Aston Martin recalls 75% of cars made since late 2007
Counterfeit China material blamed; risk is that accelerator pedal arm may break
Aston Martin said there had been no reports of accidents or injuries related to the issue.
DETROIT (Reuters) -- Aston Martin is recalling most of its sports cars built since late 2007 after discovering a Chinese sub-supplier was using counterfeit plastic material in a part supplied to the luxury sports carmaker.
Aston Martin is recalling 17,590 cars, including all of its left-hand-drive models built since November 2007 and all right-hand-drive models made since May 2012, affecting about 75 percent of all vehicles produced in that period, a spokeswoman said.
The Vanquish is not affected.
Aston Martin, which is owned by Kuwaiti and private equity investors, found that Shenzhen Kexiang Mould Tool Co. Ltd., a Chinese subcontractor that molds the affected accelerator pedal arms, was using counterfeit plastic material supplied by Synthetic Plastic Raw Material Co. Ltd. of Dongguan, according to documents filed with the U.S. National Highway Traffic Safety Administration.
The cars are being recalled from model years 2008 through 2014 because the accelerator pedal arm may break, increasing the risk of a crash, according to the NHTSA documents.
The engine would return to idle and the driver would be unable to maintain or increase speed, according to the documents.
22 failed parts
Aston Martin spokeswoman Sarah Calam said there had been no reports of accidents or injuries related to the issue and 22 failed parts had been reported. She said the financial impact to the automaker was small, but did not quantify the total.
The cost of the recall is of great interest because Aston Martin has struggled to fund the development of a range of new vehicles while rivals like Bentley, owned by Volkswagen, and Rolls-Royce, owned by BMW, have the ability to draw on the resources of their parent firms.
Aston Martin's owners include Italian private equity fund Investindustrial, Kuwait-based Adeem Investment and Prime Wagon. Germany's Daimler also has stake of less than 5 percent in the British automaker.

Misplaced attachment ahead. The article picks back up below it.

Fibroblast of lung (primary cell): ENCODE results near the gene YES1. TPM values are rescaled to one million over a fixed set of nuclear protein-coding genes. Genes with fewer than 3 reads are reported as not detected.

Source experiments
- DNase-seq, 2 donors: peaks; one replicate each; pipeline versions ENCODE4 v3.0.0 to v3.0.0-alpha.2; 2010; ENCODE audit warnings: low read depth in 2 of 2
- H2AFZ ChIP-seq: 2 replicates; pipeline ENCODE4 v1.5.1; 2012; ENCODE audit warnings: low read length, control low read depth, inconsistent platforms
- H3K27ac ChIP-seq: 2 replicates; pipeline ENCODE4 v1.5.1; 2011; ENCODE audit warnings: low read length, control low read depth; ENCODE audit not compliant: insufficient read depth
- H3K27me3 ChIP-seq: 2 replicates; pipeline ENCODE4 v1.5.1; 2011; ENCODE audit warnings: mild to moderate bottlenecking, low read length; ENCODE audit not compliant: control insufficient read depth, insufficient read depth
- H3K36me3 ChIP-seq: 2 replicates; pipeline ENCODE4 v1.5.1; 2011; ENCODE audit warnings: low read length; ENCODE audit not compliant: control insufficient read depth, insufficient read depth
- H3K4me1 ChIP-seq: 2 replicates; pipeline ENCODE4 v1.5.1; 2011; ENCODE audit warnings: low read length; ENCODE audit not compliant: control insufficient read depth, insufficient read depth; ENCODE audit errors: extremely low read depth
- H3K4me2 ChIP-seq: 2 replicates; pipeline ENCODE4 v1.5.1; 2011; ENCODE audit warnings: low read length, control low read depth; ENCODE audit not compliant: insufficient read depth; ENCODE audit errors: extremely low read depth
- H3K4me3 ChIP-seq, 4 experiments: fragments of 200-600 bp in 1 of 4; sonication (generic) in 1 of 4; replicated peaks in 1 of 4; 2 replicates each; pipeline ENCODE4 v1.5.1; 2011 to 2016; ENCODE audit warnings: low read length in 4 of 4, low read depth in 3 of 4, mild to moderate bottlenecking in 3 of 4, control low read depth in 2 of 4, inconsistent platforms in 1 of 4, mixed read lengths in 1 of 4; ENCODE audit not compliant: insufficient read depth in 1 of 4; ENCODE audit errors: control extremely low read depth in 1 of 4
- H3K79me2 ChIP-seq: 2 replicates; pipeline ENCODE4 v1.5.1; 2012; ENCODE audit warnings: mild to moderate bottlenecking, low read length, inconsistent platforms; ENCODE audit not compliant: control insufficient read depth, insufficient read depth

Of the Aston Martin cars affected in the recall, 7,271 are in Europe and 5,001 in the United States, Calam said. The company sells cars in 41 countries.
The latest recall replaces one announced last May and expanded in October.
Because of the issue, Aston Martin is now being supplied directly by a DuPont distributor.
Both Aston Martin and chemical company DuPont Co. sent people to China to directly supervise the production of all pedal arms, including verifying each bag of DuPont plastic material, Calam said.
The automaker plans to shift production of the pedal arms from China to the UK "as soon as possible" in 2014, she said.
Last May, Aston Martin initially recalled 2,832 cars globally to replace the accelerator pedal arm after finding the affected part included material that did not meet specifications, Calam said.
After another arm broke that was not part of that group, the company expanded the recall to 16,825 cars and required the use of material made by DuPont.
When one of the replacement parts broke in December during installation by a U.S. dealer in Connecticut, however, Aston Martin froze the recall and found the counterfeit plastic material was being used in place of the DuPont material, she said.
The recall includes all the cars previously repaired, Calam said. Under the recall, Aston Martin will replace the accelerator pedal assemblies.
The manufacturer of the throttle pedal assembly that included the counterfeit material is Precision Varionic International Limited, according to the NHTSA documents.
The company's quality director, John Penman, did not immediately return calls and messages seeking comment.
It is not the first time DuPont has dealt with piracy in relation to China.
U.S. prosecutors indicted a California businessman in 2011 with stealing DuPont trade secrets in order to sell them to a Chinese company. That trial is ongoing.
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